I’ve also found evidence of a similar thing happening in Scotland, where it was called ‘breeking’, as in breeks / breeches, presumably.

They were more like a thong than full-waist pants, apparently – a strip wide enough to cover the ewe’s lady bits was passed under the tail and sewn on to the fleece on each hip. Modern photographs of Cumbrian sheep (check out the photos on Crookabeck Herdwick’s twitter feed for a rather natty one in purple) show the patch sewn over the tail, holding the tail down and impeding access that way – rather like an equivalent to the way the Roman basket worked, presumably. It looks oddly as though a real animal is being slowly transformed into a patchwork one.

And now I’ve managed to conjure up such a vision that I’m going to have to go and do something completely different – like defrost the fridge or have an argument with BT about our still-temperamental broadband. Sheep in thongs or patchwork pants indeed.

I think we’d better have a completely un-thonged illustration to end with:

David Cox, Counting the Flock

David Cox, Counting the Flock; (c) Wolverhampton Arts and Heritage; Supplied by The Public Catalogue Foundation

Sheep in thongs… please do not try this at home!

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43 thoughts on “Strange sheepy things – read on with care…

  1. nanacathy2

    Totally adore this post. Mind still boggling over sheep in thongs! Feel I might have to go into York expressly to go to the castle museum, question should I phone them first to check out their display! You made me smile from ear to ear!!! 😊

    Reply
        1. kate Post author

          Having worked in the museums and galleries sector, I can imagine how staff on the information desk will react… !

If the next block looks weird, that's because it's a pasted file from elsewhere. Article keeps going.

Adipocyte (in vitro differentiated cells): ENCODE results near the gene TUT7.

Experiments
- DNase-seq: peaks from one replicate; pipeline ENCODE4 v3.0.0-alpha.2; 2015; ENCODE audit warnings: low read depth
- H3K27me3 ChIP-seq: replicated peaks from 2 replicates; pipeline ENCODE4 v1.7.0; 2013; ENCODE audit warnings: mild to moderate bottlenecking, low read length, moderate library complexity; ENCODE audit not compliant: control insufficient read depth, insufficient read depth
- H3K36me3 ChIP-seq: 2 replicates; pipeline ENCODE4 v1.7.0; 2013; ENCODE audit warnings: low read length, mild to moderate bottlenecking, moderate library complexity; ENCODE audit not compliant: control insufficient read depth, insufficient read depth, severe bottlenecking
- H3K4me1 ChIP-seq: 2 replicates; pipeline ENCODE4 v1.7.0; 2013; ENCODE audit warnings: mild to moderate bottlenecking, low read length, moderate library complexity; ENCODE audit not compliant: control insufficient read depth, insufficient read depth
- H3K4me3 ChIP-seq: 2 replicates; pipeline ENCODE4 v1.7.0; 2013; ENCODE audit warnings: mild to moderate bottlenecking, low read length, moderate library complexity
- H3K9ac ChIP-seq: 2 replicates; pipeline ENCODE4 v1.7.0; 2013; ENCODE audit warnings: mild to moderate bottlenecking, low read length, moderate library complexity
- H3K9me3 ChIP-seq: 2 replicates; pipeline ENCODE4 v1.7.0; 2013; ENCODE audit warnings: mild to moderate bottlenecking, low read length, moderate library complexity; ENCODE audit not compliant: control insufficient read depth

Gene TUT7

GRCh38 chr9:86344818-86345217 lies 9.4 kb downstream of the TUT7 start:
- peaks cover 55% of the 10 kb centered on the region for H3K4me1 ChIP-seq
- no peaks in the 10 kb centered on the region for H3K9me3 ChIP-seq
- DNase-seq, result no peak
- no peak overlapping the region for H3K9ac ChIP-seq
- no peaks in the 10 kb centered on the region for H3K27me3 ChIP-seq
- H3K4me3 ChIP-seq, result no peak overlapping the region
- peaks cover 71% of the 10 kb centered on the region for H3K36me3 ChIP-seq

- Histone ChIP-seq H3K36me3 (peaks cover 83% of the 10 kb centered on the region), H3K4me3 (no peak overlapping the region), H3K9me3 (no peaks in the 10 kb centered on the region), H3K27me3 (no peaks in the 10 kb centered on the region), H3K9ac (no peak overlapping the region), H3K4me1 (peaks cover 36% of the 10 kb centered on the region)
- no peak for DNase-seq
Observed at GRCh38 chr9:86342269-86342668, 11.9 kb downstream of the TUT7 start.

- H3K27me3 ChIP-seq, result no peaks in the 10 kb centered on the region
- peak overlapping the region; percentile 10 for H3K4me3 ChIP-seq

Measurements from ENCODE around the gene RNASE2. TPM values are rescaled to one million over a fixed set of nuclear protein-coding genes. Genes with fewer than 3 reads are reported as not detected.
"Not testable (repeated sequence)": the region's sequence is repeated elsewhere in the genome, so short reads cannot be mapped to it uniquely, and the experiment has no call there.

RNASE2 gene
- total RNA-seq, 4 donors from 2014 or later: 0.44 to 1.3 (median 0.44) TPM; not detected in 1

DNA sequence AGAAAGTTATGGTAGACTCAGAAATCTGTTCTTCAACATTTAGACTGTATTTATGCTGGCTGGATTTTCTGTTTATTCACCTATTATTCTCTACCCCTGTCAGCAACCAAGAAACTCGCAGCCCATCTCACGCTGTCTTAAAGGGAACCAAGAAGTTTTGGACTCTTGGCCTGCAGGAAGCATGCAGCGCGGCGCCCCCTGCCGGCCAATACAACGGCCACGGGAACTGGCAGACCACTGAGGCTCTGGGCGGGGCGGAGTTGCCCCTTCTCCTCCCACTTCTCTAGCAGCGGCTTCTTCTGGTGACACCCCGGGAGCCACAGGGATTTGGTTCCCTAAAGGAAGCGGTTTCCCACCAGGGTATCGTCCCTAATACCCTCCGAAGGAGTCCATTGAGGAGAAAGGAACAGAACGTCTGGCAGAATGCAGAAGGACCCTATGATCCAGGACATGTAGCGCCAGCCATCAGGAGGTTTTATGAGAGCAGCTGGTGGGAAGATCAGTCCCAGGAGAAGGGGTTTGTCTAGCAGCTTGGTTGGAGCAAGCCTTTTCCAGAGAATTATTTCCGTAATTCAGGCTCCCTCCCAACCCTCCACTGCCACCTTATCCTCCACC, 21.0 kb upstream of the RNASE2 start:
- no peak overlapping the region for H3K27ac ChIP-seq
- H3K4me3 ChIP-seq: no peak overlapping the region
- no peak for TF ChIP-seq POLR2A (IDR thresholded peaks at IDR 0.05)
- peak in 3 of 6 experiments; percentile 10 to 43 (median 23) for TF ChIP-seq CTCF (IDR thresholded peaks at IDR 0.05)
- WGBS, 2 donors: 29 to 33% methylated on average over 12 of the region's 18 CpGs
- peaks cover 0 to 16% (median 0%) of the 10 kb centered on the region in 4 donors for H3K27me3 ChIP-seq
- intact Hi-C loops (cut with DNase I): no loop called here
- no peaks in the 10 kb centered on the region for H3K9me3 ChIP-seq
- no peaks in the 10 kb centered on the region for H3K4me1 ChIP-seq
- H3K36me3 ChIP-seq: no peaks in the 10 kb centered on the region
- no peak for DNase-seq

2. Elaine spinningsheepfeathers

    You just have too much fun over there, Kate, with all your inquiries and research!! Keep it up, please!

    Reply
    1. kate Post author

      I’m wondering just how peculiar it can realistically get… Suspect I’m just skimming along on the surface of a whole lot more sheepy strangeness.

      Mind you, that’s doubtless due to the fact than we – humans – have been sharing our lives with them for so long. Something has to explain the knickers.

      Reply
  3. Margaret Nowak

    Hi, I thought this was an unusual fashion accessory for a sheep, perhaps it is a ‘brat’; which is also term for an apron in the Lancashire cotton industry meaning anything from an off cut of cloth tied round the body with string to a ‘Nora Batty’ type apron. Photographed near Coniston, Cumbria. Best Wishes, Margaret Nowak

    Reply
    1. kate Post author

      Didn’t know that about ‘brat’ – I wonder if the word moved into the mills along with workers from rural areas?

      (Shame the photo I think you hoped to attach didn’t make it – I’m intrigued.)

      Reply
      1. Elizabeth

        A brat is a cloak in old Irish: “brat cas corcra fo loí chaín” a woven crimson cloak of smooth fleece. The OED says it was probably adopted into Old English.

        Reply
        1. kate Post author

          That’s beautiful. In Welsh, the other arm of the Celtic language family (so not surprisingly), brat also exists, but it means ‘rag’ (plu. bratiau) or – and I’ve just found this out – apron… But – wait for this – one highly academic dictionary also translates brat from Welsh into English as ‘clout’ (aka clothes, in ‘northern’ English). Truly, the Old North – Yr Hen Ogledd.

  4. Lydia